Can I eat kale with a thy­roid prob­lem?

Kapi-Mana News - - OUT & ABOUT -

Q: I have an un­der­ac­tive thy­roid and I’ve heard I shouldn’t eat broc­coli or kale. Is this true? Why is this? Many thanks, Joan

Broc­coli and kale are in the bras­sica fam­ily of veg­eta­bles; also known as cru­cif­er­ous veg­eta­bles. Other veg­eta­bles such as cab­bage, cauliflower and brus­sels sprouts are part of this group, too.

The bras­sica fam­ily of veg­eta­bles re­main some of my favourites due to their anti-can­cer prop­er­ties and liver detox­i­fi­ca­tion sup­port. They are extremely nu­tri­ent-dense and they con­tain a su­per­hero component called sul­foraphane. Sul­foraphane is an an­tiox­i­dant and stim­u­la­tor of nat­u­ral detox­i­fy­ing en­zymes, and it may re­duce the risk of breast, blad­der and prostate can­cers.

Bras­sica fam­ily veg­eta­bles nat­u­rally con­tain sub­stances that are known as goitro­gens. Goitro­gens in­ter­fere with io­dine up­take by the thy­roid gland and io­dine is needed for the pro­duc­tion of thy­roid hor­mones.

With that said, re­search tells

A: Ask Dr Libby

Email your ques­tions for Dr Libby to ask.dr­libby@fair­fax­me­ Please note, only a se­lec­tion of ques­tions can be an­swered. us that goitro­gens gen­er­ally do not have any neg­a­tive im­pacts on thy­roid func­tion in peo­ple with­out an io­dine de­fi­ciency. It’s also im­por­tant to note that goitro­gens in veg­eta­bles such as broc­coli and kale are in­ac­ti­vated by high temperatures, which means that cook­ing these veg­eta­bles will sig­nif­i­cantly de­crease, or po­ten­tially even elim­i­nate, any goitro­genic ef­fects.

So if you have an un­der­ac­tive thy­roid and are con­cerned about goitro­gens, you may pre­fer to eat these veg­eta­bles mostly in their cooked forms. Lightly steam­ing or stir-fry­ing them is a good op­tion, as over­cook­ing – es­pe­cially boil­ing in large amounts of water – can de­stroy and re­move other im­por­tant nu­tri­ents from the veg­eta­bles, par­tic­u­larly vi­ta­min C.

It’s also im­por­tant to con­sider what is at the heart of your un­der­ac­tive thy­roid, as the road in will be the road out.

Know­ing the cause is so essential for determining the best path for­ward for you, and in clin­i­cal prac­tice, this is some­thing that I al­ways get to the bot­tom of be­fore ad­vis­ing some­one nu­tri­tion­ally.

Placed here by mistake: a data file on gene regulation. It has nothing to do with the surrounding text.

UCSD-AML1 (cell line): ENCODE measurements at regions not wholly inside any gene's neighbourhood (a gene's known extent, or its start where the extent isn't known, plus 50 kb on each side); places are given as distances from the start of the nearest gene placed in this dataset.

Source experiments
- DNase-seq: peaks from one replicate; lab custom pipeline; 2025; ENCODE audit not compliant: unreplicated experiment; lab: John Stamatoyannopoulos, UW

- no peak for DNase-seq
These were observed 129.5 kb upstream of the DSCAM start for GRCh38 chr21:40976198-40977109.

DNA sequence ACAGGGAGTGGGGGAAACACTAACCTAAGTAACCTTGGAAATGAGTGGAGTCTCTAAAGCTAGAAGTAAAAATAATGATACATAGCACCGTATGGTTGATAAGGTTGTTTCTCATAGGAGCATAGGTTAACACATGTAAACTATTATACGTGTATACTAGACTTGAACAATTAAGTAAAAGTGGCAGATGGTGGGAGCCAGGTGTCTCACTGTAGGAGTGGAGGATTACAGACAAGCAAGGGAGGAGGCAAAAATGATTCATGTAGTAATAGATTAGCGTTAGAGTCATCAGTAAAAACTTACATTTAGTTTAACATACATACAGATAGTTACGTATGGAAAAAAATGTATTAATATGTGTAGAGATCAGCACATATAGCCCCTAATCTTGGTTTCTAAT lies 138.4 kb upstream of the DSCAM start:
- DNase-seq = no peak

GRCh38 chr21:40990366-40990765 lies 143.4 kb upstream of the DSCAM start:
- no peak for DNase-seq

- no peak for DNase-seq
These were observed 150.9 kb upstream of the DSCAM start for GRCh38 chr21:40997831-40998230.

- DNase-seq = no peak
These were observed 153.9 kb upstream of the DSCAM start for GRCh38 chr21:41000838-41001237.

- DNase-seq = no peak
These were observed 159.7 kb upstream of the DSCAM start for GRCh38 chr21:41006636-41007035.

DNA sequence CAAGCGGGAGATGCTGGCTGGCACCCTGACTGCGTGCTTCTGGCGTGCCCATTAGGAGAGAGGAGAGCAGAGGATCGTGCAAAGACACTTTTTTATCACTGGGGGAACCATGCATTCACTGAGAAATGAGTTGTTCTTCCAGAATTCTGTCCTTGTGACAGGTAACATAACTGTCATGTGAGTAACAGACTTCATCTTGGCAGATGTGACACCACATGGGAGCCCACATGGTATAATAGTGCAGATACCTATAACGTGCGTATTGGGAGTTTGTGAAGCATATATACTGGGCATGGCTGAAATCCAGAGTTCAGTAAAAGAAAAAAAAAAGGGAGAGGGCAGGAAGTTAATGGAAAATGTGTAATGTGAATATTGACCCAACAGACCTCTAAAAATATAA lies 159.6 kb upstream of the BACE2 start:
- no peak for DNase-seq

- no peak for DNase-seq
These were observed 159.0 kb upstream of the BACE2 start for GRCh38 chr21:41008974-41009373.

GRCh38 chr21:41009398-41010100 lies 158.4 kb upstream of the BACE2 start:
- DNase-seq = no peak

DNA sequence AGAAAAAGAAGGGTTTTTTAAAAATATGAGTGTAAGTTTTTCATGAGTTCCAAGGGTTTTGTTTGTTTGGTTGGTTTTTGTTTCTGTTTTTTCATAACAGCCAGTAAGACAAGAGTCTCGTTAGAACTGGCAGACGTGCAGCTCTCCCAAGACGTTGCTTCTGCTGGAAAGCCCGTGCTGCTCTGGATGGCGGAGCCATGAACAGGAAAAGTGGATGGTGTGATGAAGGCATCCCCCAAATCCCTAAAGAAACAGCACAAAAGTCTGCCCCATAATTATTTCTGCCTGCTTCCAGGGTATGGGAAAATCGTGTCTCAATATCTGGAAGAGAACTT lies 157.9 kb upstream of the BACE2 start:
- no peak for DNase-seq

For ex­am­ple, hy­pothy­roidism can be caused by nu­tri­tional de­fi­cien­cies (pri­mar­ily io­dine, but also se­le­nium and iron), so if this was the case for you, fix­ing the nu­tri­tional de­fi­cien­cies would be key in ad­dress­ing your low thy­roid func­tion, and en­sur­ing you are not con­sum­ing ex­ces­sive amounts of raw bras­sica fam­ily veg­eta­bles (that is, con­sum­ing large amounts of ac­tive goitro­gens) would be­come more im­por­tant.

How­ever, hy­pothy­roidism can also be caused by an au­toim­mune condition called Hashimoto’s thy­roidi­tis. In this case, io­dine de­fi­ciency is not the mech­a­nism caus­ing the thy­roid to be un­der­ac­tive, how­ever con­cur­rent io­dine de­fi­ciency could ex­ac­er­bate this.

So to sum­marise, I wouldn’t rec­om­mend a raw broc­coli- and kale-only diet (and not just be­cause of the goitro­gen con­tent – we need to con­sume a wide va­ri­ety of foods daily to meet our nu­tri­ent needs), but en­joy­ing these veg­eta­bles reg­u­larly is very un­likely to cause you any is­sues (in fact, it’s much more likely they will do you good), es­pe­cially if you mostly eat these veg­eta­bles cooked. The health ben­e­fits of con­sum­ing bras­sica fam­ily veg­eta­bles are not to be un­der­es­ti­mated, so I never want any­one to avoid these veg­eta­bles un­nec­es­sar­ily.

Dr Libby is a nu­tri­tional bio­chemist, best-sell­ing au­thor and speaker. The ad­vice con­tained in this col­umn is not in­tended to be a sub­sti­tute for di­rect, per­son­alised ad­vice from a health pro­fes­sional. See dr­


Kale is part of the bras­sica fam­ily of veg­eta­bles.

Newspapers in English

Newspapers from New Zealand

© PressReader. All rights reserved.